Current Affairs Václav Klaus addresses the UN for the last time as president
President Václav Klaus' speech to the UN General Assembly in New York on Tuesday placed a strong focus on Syria. But instead of calling for effective action, as some other world leaders had, the Czech president took a more cautious stance, questioning the wisdom of external military interventions.
In his speech to the United Nations General Assembly, the Czech President Václav Klaus expressed concern over the use of external military interventions in crisis-stricken countries. Echoing the sentiment of many of Tuesday’s speakers to the assembly, President Klaus said the Czech Republic favours resolving conflicts through peaceful means. With this generally accepted statement, though, he referred to the highly divisive issue of the current conflict in Syria. The Czech leader warned about making hasty decisions without following through to the end:
“There is no doubt that we have to look at the situation in Syria from a broader and more long-term perspective. We should know what needs to be done tomorrow and the day after tomorrow. I am afraid that this is the most important lesson learnt from other similar situations, most recently from the military intervention in Libya.”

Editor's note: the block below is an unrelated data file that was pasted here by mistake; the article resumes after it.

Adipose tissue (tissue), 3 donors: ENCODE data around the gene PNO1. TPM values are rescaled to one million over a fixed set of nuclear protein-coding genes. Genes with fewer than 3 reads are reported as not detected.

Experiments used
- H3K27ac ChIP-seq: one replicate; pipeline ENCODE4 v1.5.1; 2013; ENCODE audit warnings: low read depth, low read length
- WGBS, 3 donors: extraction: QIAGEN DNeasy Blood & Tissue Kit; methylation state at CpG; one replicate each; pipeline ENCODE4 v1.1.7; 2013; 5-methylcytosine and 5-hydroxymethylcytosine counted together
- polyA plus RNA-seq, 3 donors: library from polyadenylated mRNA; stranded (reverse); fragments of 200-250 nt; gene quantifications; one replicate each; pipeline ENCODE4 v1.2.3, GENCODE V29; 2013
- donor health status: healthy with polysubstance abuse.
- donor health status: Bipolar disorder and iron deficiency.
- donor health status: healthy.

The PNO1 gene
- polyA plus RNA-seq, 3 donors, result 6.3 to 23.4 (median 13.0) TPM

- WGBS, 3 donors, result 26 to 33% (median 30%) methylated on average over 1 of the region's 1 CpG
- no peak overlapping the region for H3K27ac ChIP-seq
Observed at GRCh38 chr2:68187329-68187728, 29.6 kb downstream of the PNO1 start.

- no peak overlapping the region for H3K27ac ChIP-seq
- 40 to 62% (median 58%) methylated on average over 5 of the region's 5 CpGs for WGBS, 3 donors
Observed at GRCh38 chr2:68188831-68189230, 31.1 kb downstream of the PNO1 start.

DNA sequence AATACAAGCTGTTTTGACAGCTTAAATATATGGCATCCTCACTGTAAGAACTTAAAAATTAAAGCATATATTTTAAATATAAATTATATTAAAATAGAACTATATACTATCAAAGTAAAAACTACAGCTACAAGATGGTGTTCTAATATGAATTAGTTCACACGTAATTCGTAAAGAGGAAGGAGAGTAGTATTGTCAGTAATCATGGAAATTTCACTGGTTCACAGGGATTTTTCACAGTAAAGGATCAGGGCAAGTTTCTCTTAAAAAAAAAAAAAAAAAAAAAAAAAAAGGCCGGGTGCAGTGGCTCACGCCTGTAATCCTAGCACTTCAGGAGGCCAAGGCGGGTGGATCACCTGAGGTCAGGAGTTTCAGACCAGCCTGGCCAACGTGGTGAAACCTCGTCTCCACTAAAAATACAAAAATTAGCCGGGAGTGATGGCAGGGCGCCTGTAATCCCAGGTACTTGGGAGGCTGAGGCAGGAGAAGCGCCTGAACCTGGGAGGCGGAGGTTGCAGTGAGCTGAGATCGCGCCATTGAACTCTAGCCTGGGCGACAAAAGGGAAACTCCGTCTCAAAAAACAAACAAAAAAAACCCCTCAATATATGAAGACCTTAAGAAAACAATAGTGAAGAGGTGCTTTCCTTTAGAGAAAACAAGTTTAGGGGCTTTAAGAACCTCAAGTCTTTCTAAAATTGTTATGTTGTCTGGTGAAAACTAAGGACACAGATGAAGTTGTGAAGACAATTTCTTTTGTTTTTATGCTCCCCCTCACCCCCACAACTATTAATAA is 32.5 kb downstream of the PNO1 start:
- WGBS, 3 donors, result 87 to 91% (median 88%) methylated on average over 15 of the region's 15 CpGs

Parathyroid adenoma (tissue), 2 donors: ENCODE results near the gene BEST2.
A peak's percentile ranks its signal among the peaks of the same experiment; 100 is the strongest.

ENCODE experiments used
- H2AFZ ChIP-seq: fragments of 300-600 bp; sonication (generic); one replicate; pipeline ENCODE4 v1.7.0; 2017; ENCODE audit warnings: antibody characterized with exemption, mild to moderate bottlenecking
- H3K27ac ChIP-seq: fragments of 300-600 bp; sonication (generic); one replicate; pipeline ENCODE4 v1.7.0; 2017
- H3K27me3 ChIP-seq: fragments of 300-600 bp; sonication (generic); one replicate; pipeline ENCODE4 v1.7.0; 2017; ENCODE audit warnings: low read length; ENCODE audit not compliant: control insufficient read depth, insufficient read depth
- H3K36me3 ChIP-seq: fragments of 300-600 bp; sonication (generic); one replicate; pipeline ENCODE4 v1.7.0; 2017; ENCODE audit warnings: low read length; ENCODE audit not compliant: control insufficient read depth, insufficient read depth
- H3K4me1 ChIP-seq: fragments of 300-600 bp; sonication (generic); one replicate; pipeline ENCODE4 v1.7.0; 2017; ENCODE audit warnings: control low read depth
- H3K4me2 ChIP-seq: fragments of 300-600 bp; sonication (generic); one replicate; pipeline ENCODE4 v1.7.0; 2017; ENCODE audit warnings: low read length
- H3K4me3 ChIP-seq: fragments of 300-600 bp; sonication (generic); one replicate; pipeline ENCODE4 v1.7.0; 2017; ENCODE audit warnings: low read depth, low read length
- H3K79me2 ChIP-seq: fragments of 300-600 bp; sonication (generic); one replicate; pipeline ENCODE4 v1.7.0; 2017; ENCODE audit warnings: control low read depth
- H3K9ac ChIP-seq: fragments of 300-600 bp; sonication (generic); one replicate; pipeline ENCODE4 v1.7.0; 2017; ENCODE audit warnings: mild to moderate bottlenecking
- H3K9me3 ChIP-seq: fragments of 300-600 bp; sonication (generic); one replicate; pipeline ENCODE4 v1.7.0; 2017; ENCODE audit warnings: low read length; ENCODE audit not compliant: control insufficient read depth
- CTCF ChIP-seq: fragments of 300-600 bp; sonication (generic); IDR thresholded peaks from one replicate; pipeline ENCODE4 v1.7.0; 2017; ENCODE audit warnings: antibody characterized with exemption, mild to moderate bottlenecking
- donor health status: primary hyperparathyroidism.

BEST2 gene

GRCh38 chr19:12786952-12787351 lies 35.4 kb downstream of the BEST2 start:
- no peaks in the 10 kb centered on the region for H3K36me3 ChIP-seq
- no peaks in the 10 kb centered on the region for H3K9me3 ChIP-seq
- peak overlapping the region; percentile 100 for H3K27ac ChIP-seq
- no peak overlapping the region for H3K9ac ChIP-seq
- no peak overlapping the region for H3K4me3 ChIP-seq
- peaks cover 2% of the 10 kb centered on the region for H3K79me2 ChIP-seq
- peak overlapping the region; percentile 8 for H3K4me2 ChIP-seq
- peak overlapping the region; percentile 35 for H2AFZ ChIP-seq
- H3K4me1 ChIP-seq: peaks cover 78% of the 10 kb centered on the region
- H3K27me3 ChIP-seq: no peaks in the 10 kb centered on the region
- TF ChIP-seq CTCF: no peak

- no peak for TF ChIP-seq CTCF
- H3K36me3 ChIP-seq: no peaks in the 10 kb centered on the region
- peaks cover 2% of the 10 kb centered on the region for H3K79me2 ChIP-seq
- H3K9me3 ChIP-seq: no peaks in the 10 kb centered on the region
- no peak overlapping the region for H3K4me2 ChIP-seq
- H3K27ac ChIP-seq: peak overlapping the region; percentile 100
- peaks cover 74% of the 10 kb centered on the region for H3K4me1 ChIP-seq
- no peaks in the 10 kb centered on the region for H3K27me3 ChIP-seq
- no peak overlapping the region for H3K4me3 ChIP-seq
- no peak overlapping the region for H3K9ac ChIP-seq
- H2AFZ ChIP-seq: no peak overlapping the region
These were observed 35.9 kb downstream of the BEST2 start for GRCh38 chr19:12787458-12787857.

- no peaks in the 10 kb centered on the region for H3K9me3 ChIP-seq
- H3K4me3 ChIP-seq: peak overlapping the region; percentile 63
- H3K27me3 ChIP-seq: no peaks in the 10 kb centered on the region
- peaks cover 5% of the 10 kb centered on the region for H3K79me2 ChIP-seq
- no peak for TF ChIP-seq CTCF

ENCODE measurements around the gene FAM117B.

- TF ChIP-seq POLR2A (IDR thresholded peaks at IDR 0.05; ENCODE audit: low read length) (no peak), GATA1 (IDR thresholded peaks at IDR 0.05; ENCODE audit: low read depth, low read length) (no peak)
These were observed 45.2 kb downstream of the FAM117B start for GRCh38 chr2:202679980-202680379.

Unlike the veiled criticism of the actions of international armed forces in Libya, President Klaus did not hide his disapproval of past engagements of UN armed forces in conflicts on sovereign territories.
“We have to ask ourselves: Do the external interventions improve the situation, or do they rather make it worse by hindering spontaneous processes that could re-introduce stability in the region possibly with smaller sacrifices compared to the price paid by the external intervention? Are, for instance, the developments in Iraq, the still open Cyprus issue or the independence of Kosovo a success of the UN or not?”
As an example of correct and peaceful conflict resolution that is rooted in local conditions, President Klaus cited the difficult, but successful division of Czechoslovakia two decades ago. He also praised the Czech Republic’s efforts to alleviate the situation in Syria by consistently providing humanitarian aid and setting up aid centers in neighboring countries for Syrian refugees.
The best conflict resolution, in the president’s view, should come from local politicians. But if an international intervention does take place it should be peaceful and, above all, in line with the long-term spontaneous developments in the region.
“The mandate of the negotiating parties has to be rooted in domestic conditions and local traditions as firmly as possible and the external observers must not succumb to the temptation of imposing a settlement that they themselves regard as the right one, but which is not in line with the long-term spontaneous developments in the country or region in question.”
The Czech leader’s address to the UN General Assembly, underlining his strong views on national sovereignty, was most likely President Klaus’ final bow on the international stage before his second term expires in March of next year.